View Full Version : Cap and Ball to Cartridge?

04-18-2007, 05:20 PM
Given the armourers that frequent this thread, this shouldn't pose a problem to y'all.

Would it be possible to convert a cap and ball revolver (Also known as black powder revolver), say an 1860 Army colt, to fire cartridges?
I would imagine it would be, but want to be sure.

Sub-question, if it is possible, was it done when cartridges became popular?

Comments, guesses and insults welcome.

Cav Guy
04-18-2007, 05:39 PM
Yes. This was done in a couple of ways, and the question of cartridges had to do with Remington's patent on them expiring in the late 1860s. Early cartridges were rimfire, with centerfire coming along later.

The first practical conversion for the Colt was the Theur Conversion. It was slow to reload, though faster than cap and ball, and made in small numbers. Next on the list was the Richards-Mason conversion, which added the ejector slide on the side of the barrel that later became one of the visual trademarks of the Peacemaker/Frontier family. The Richards-Mason was done in .44 for the 1860 Army and .38 for the Navy Colts (both the 1851 and 1861).

Smith & Wesson, if memory serves, was the first company to come out with purpose-built cartridge pistols. They used a break-open hinge to speed reloading. I'm away from the books or I'd give you precise dates and model names/numbers for all weapons. PM me if you decide you need them.

And as a side note, all of these weapons used black powder. Smokeless didn't become common until after 1890 or so.

04-18-2007, 06:10 PM
Thanks Cav. I figured you'd be the go-to guy in this area.

A couple of minor follow-up points if you don't mind:

Firstly, when Smith & Wesson brought out their No 3 (The first cartridge-based revolver I think), would the cost make a conversion a better option?

Secondly, You mentioned that the Theur conversion was slow to reload. Was it the same 'Side-loading' system as the Colt Peacemaker? or was it the extraction that slowed things down?

Thanks a bundle.

Cav Guy
04-18-2007, 08:22 PM
If I remember right, the Thuer system used an odd system of loading and extraction. It didn't have side lever at all, but retained the loading lever that was original to the Colt Army. It loaded from the front of the cylinder using rimless cartridges. You then had to rotate a special ring and drop the hammer to eject the cartridges out the front of the cylinder again.

The Richards-Mason was much closer to what we consider the "standard" Colt.

With the S&W, I think time and availability was a bigger issue than cost. The Thuer came out first.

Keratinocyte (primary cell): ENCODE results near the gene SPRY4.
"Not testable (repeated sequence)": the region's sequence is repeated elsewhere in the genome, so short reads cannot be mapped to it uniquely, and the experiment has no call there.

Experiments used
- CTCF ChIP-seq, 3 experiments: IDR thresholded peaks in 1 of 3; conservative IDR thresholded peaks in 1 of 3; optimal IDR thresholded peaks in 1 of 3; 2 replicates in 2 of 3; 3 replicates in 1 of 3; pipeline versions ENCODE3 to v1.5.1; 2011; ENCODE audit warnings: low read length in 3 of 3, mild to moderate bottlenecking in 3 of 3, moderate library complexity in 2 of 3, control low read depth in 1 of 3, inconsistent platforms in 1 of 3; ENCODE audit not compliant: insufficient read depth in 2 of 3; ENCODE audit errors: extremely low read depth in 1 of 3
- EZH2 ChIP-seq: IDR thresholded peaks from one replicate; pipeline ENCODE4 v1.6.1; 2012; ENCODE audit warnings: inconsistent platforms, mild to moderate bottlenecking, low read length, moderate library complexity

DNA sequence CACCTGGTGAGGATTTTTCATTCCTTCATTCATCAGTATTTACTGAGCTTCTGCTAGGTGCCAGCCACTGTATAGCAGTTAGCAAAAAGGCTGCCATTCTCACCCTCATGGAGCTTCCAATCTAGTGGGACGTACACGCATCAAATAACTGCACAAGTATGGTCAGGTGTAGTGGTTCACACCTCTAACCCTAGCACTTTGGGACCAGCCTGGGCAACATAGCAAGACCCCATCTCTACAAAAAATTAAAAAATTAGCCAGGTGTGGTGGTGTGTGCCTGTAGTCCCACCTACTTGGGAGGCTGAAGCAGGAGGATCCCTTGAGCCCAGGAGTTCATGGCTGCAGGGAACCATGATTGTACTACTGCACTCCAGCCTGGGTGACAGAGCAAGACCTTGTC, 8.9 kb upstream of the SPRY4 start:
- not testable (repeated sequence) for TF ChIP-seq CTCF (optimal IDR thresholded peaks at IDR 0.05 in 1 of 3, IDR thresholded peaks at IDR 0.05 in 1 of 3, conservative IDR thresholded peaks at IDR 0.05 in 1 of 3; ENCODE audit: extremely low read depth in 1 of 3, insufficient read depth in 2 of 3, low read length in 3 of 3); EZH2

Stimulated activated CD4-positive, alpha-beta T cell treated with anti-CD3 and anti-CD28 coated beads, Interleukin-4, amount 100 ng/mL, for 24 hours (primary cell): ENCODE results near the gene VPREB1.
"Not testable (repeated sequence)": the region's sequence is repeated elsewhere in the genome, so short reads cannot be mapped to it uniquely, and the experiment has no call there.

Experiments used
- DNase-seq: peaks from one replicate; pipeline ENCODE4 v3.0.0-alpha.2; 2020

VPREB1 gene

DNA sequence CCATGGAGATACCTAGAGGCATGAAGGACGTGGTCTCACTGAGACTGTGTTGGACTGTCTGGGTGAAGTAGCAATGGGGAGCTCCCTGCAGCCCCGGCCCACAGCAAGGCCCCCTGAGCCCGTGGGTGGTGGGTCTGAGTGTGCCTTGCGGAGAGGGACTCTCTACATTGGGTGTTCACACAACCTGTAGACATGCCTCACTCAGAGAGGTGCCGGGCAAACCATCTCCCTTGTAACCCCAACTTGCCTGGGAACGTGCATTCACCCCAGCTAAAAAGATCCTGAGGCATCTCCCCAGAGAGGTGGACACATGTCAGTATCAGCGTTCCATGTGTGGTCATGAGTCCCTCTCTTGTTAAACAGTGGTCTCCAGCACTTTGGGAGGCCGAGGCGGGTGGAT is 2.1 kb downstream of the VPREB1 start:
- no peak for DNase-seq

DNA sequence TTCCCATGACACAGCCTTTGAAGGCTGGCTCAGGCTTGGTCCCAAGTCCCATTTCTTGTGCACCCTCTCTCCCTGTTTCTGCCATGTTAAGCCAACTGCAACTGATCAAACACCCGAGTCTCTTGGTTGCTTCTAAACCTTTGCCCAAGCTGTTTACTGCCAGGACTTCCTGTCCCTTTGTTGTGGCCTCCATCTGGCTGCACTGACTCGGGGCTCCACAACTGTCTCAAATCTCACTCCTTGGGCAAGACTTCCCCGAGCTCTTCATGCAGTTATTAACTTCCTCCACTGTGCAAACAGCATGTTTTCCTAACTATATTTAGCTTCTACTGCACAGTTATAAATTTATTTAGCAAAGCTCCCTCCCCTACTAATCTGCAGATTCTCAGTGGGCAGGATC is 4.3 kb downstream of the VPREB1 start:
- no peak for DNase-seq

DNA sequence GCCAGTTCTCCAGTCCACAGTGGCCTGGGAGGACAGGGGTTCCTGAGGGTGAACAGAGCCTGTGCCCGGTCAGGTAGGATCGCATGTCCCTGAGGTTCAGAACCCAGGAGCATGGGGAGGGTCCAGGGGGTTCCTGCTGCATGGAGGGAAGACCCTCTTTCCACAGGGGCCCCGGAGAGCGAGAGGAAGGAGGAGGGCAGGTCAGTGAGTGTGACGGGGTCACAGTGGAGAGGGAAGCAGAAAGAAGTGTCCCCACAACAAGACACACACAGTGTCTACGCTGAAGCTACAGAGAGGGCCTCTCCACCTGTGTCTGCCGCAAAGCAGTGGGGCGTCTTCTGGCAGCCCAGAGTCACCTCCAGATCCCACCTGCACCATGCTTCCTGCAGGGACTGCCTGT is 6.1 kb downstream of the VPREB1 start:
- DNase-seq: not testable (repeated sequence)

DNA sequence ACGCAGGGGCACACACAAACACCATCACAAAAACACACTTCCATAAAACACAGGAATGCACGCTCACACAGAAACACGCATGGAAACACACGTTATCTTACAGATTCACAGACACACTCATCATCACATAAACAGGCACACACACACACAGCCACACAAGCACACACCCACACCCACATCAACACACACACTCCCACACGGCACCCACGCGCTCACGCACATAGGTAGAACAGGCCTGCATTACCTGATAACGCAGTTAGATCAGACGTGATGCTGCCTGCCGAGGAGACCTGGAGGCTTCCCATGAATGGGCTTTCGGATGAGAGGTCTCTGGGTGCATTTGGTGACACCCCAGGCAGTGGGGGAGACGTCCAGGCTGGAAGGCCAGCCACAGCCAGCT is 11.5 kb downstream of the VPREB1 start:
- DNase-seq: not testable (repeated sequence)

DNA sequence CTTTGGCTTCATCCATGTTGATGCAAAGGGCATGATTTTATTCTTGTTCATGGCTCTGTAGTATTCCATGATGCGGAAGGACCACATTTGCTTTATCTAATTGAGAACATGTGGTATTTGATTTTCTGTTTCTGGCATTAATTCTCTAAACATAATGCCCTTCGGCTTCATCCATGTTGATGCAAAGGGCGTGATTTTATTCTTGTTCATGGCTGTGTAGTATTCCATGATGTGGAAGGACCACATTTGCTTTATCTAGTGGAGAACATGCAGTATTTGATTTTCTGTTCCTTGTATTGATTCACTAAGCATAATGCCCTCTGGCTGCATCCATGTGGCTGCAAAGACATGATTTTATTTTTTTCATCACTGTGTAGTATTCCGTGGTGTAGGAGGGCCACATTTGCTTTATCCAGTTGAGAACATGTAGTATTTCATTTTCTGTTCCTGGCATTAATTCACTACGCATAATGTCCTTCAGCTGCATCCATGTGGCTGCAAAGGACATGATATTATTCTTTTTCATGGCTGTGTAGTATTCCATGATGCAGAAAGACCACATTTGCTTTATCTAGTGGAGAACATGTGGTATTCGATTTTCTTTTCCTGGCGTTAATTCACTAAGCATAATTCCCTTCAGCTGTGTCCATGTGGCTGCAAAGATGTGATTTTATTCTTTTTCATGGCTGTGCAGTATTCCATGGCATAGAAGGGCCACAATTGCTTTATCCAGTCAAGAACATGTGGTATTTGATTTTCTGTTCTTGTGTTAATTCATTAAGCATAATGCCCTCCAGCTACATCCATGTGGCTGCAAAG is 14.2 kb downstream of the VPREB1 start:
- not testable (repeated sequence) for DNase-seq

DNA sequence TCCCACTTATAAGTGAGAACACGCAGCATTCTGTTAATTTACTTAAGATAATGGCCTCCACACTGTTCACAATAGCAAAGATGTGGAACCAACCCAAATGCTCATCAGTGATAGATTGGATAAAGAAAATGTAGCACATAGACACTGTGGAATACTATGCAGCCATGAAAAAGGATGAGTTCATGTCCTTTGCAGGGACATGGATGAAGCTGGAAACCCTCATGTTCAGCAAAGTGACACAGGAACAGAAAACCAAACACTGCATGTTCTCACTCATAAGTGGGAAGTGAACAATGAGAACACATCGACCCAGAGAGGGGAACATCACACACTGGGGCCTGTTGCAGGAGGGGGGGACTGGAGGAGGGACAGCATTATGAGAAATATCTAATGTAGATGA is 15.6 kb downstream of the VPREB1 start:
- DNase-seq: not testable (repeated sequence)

04-18-2007, 08:58 PM
Conversion to black powder shells was common, what you can't do is convert to modern smokeless powder. The guns weren't designed to take the increase in power.

04-23-2007, 12:13 PM
Actually, while S&W was the first *practical* cartridge handgun, with the 1858 Model 1, a seven-shot pocket pistol in .22 rimfire short. (the gun I'm holding in my profile pic is a 1861 Mod. 1, 2nd issue); the Europeans had developed the pin-fire cartridge a few years before. The S&W gun was based upon the 1855 Rollin White patent for a bored-through cylinder, which they combined with the metallic cartridge in a gun with a "tip up barrel" such that the cylinder could be removed entirely for loading. They later produced the Model 2 "Old Army", a scaled-up long barreled gun in .32 long rimfire (which never quite caught on with the military being considered underpowered). While several other manufacturers tried to copy the design during the civil war, S&W sued them all into oblivion... so most major gun manufacturers simply waited for the patent to run out in 1871. SEE: http://www.armchairgunshow.com/SWTU-info.html

Most handgun manufacturers spent 1869-71 working on cartridge firearms to get into the market... Colt and Remington, having massive inventories of black powder revolvers and parts produced for the civil war quickly produced "conversions" that replaced the black powder cylinder with a bored-through one, and some form of loading notch or gate. Later models conversions included adding an extractor to deal with sticking shell casings. However, such a conversion did not require factory tooling...any moderately competent gunsmith with a well-equipped shop could convert a black powder revolver into a cartridge weapon. And such conversions were vastly cheaper than a wholly new firearm, often costing 1/2 the price of a gun entirely designed for cartridge use. I've seen a wide variety of such conversions from the 1870s and 80s, ranging from the ever popular Colt & Remington Army and Navy revolvers in .44 & .36 cal... To such pecularities as Colt Pattersons, pocket pistols, Starr Double Actions, and even a LeMatt. Some indistiguishable from factory in the quality of workmanship...to others crudely modified with little more than a changed cylinder and a milled groove through the rear sheild & grip to allow loading.

Incidentally, modern conversion kits for reproduction black powder shooters have made a comeback among cowboy shooting hobbyists.